10 things kids should NEVER do online

The key to developing healthy online practices is to have open and frequent conversations about safety and responsible use of the Internet, and to start these conversations early. Start talking about online safety with your children at a young age. Because it gets harder when they’re teenagers and it gets harder to get between them and their phones, said Yaron Litwin, digital safety expert and chief marketing officer of Canopy, an AI-powered smart filter that helps keep kids safe online.

Most experts and parents agree that kids shouldn’t have unlimited access to the internet until at least the age of 10, but that’s often easier said than done and there’s no one-size-fits-all approach. Despite the challenges of monitoring your children’s myriad of online activities, some behaviors should be strictly prohibited. For a list of internet safety tips for kids, here are 10 Things They Should Never do online, according to their age.

Internet safety tips for kids ages 5-8

You have no social media profiles: Apps like TikTok and Snapchat can be irresistible to kids due to fun social media trends like dance challenges and viral music clips that see older kids create and participate, but public social media profiles can expose kids to inappropriate contact, harassment or targeting. The expert consensus is that children should wait until age 14 or 15 to create public-facing social media accounts.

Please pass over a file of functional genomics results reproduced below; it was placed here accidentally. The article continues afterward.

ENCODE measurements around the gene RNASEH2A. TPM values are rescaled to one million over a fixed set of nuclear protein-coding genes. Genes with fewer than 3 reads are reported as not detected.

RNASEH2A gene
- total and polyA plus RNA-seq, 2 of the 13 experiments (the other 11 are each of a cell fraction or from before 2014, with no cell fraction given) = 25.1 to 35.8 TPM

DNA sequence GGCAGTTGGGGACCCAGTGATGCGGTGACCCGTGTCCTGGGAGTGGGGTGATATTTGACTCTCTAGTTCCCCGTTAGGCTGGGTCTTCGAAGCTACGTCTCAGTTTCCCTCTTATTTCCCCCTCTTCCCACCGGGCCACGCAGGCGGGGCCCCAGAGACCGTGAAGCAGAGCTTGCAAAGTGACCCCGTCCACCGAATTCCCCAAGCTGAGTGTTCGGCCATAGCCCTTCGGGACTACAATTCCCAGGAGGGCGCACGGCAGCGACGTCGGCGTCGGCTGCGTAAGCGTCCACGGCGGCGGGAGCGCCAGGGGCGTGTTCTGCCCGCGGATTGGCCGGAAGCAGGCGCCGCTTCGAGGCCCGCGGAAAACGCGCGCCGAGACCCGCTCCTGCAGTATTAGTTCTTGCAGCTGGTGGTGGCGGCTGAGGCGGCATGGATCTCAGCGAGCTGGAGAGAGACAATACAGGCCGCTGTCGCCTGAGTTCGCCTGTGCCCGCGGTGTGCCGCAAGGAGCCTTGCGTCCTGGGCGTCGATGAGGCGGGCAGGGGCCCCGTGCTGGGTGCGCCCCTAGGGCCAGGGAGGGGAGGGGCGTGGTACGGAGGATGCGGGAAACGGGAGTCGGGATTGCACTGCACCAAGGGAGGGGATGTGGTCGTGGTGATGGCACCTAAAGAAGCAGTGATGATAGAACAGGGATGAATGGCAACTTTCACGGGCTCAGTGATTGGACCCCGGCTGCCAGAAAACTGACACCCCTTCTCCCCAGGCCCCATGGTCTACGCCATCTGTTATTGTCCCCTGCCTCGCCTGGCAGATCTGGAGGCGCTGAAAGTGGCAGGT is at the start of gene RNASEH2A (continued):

Do not talk to strangers: This advice we often give our kids IRL applies doubly online because of the dangers of catfishing, trolling, and spoofing. Children should never talk to strangers online, even if the stranger seems friendly. Let your child know in an age-appropriate way that anyone online can pretend to be someone else and that predators often target children because of their innocence and openness.

Do not use the Internet without limits or supervision: Screen time has increased exponentially in recent years, especially for young children. Children need to experience a healthy balance between online and offline activities, and parents can help by setting clear limits on screen time and supervising young children’s online activities.

Related: 10 Reasons You Need To Teach Your Kids Internet Safety

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